Forsythia bursts into bloom in late winter, well ahead of most other early-season shrubs. They look fantastic in groupings and shrub borders, and they make an attractive informal hedge. If you can’t get enough of them, this article will help you with propagating forsythia plants. Layering and cuttings are the two easiest and quickest ways of rooting a forsythia bush. Even beginners will have success with this easy-to-root plant.
Taking Forsythia Cuttings
Prepare a pot before you take your cuttings so they won’t dry out while you work. Fill the pot to within one-half inch of the top with perlite or sand. Moisten the perlite or sand and allow the pot to drain.
In June or July, take 4- to 6-inch cuttings from the tips of the current year’s growth. Remove the leaves from the lower half of the cutting and dip 2 inches of the cut end in rooting hormone. Use a pencil to make a hole in the center of the pot and insert the lower end of the cutting in the hole. Make sure no leaves are under or resting on the medium (sand or perlite). Firm up the medium around the base of the cutting.
Place the potted cutting inside a plastic bag and seal it. The bag forms a little greenhouse around the cutting and keeps it from drying out. Place it in a warm location, out of direct sunlight. Keep the medium moist, and after a few days, open the top of the bag to let fresh air in. The cutting should have roots after about six to eight weeks, and you can transplant it to a larger pot.
Transplant the cutting outdoors in spring or fall after hardening it off. Hardening acclimates the plant to outdoor conditions and reduces transplant problems. Harden off forsythia cuttings by exposing them to increasingly longer periods of time outdoors over a period of two weeks.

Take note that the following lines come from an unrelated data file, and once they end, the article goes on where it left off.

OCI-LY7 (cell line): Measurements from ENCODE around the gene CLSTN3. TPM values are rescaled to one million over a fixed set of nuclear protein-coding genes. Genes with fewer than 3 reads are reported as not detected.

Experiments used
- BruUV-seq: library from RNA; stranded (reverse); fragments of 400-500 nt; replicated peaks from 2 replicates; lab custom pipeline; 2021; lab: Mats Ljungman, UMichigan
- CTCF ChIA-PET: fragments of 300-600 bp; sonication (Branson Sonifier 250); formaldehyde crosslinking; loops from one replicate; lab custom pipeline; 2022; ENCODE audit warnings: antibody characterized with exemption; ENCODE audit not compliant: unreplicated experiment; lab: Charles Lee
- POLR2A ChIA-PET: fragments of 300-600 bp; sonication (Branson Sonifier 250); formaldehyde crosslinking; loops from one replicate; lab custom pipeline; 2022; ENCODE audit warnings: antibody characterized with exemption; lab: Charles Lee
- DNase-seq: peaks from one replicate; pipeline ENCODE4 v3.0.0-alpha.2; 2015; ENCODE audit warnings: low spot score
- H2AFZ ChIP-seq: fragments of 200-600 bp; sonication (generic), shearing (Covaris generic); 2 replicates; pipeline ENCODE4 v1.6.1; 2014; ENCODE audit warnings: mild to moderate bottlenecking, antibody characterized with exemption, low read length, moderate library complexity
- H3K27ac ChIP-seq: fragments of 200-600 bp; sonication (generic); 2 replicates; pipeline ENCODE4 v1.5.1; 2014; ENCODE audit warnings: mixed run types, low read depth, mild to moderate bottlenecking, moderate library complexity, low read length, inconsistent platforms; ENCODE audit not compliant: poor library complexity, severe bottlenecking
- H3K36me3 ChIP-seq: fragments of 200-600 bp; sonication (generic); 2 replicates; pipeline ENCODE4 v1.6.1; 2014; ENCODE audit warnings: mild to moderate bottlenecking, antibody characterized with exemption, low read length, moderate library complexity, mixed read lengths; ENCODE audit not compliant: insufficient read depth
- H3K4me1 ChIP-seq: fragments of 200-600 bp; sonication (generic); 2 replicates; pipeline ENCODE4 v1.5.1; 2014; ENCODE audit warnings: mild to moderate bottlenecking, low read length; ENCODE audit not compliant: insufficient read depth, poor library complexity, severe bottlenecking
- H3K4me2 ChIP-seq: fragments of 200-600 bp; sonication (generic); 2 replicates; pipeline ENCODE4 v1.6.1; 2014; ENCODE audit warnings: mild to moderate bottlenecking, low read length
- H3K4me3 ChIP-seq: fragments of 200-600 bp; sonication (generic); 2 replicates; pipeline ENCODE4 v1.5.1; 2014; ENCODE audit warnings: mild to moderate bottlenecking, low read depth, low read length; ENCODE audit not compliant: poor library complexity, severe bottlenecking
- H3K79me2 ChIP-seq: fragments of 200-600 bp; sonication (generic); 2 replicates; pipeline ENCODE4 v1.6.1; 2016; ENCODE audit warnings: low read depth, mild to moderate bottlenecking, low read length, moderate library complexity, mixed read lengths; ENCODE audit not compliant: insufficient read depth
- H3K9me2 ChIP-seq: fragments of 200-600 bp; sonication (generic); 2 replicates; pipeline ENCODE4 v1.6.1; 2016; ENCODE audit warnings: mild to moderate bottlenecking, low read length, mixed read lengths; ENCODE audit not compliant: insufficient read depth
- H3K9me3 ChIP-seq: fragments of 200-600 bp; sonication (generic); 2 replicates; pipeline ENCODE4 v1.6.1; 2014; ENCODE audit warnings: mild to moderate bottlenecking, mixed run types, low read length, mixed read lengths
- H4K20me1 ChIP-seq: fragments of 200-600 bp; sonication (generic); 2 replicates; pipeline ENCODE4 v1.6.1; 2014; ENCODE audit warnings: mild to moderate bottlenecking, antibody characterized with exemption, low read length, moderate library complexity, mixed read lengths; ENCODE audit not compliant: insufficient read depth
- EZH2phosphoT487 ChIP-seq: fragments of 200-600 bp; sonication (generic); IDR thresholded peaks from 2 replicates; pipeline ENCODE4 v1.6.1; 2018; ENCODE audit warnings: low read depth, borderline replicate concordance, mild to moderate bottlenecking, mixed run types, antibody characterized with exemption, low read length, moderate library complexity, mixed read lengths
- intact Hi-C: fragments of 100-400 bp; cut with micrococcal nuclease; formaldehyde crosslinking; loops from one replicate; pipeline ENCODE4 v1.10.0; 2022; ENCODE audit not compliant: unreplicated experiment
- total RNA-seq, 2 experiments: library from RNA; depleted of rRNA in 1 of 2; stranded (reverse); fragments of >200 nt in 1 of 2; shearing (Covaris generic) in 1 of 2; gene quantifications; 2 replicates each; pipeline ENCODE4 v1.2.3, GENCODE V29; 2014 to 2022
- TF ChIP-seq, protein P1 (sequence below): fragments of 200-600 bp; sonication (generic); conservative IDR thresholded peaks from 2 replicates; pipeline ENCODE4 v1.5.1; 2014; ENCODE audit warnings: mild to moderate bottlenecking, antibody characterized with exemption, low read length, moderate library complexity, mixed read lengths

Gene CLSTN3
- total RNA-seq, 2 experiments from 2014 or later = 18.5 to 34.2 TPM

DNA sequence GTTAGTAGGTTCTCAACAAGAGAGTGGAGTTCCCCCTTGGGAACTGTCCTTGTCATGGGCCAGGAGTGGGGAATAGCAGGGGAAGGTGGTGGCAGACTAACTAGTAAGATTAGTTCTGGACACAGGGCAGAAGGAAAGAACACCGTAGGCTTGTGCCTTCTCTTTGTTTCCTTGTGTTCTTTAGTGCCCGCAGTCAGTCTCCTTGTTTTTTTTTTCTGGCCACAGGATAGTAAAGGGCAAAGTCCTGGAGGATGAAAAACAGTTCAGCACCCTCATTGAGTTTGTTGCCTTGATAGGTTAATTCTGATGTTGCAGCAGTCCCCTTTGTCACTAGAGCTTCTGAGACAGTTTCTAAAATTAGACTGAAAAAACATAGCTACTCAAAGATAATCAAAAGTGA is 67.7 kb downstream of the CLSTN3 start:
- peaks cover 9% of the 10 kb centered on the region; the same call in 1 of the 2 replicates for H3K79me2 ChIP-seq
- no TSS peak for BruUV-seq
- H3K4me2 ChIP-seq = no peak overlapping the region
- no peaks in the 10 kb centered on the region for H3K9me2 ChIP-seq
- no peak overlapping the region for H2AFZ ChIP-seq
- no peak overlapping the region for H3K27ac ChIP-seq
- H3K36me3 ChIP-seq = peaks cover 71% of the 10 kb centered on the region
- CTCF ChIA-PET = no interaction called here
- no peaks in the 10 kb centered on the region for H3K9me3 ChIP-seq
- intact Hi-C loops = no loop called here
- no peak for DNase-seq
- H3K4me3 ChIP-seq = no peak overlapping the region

Rooting a Forsythia Bush by Layering
Layering is perhaps the easiest way to propagate forsythia shrubs. In fact, if you aren’t careful about keeping the stems off the ground, the plant may layer itself.
Fill a large pot with potting soil and place it near the shrub. Select a stem that is long enough to reach the pot with about a foot or more to spare. Wound the stem about 10 inches from the tip by scraping it with a knife, and bury the scraped part of the stem under two inches of soil with the tip remaining above the soil. You may need a stone or bent nail to hold the stem in place. Keep the soil moist at all times to encourage roots. Once the plant roots, cut the stem that connects the new plant to the parent plant.
Can You Propagate Forsythia from Seeds?
Forsythia gets off to a slow start when you germinate from seeds, but starting from seeds is an inexpensive method of getting a lot of plants. Growing from seeds gives you a sense of accomplishment and adds a deeper dimension to your gardening hobby.
You may not find forsythia seeds in your local garden center, but you can order them online or collect seeds from mature flowers. Start seeds indoors in containers any time of year.
Moisten a container filled with potting soil or seed starting medium. You don’t want it so wet that you can squeeze water from the soil because the seeds might rot. Place a few seeds on top of the soil in the container and cover them with one-quarter inch of additional soil. Cover the pot with plastic wrap or place it inside a plastic bag, and place it in a warm location out of direct sunlight.
Keep the soil moist and remove the plastic when the seeds germinate. Once you remove the plastic, place the plant in a sunny location. Transplant outdoors in spring or fall.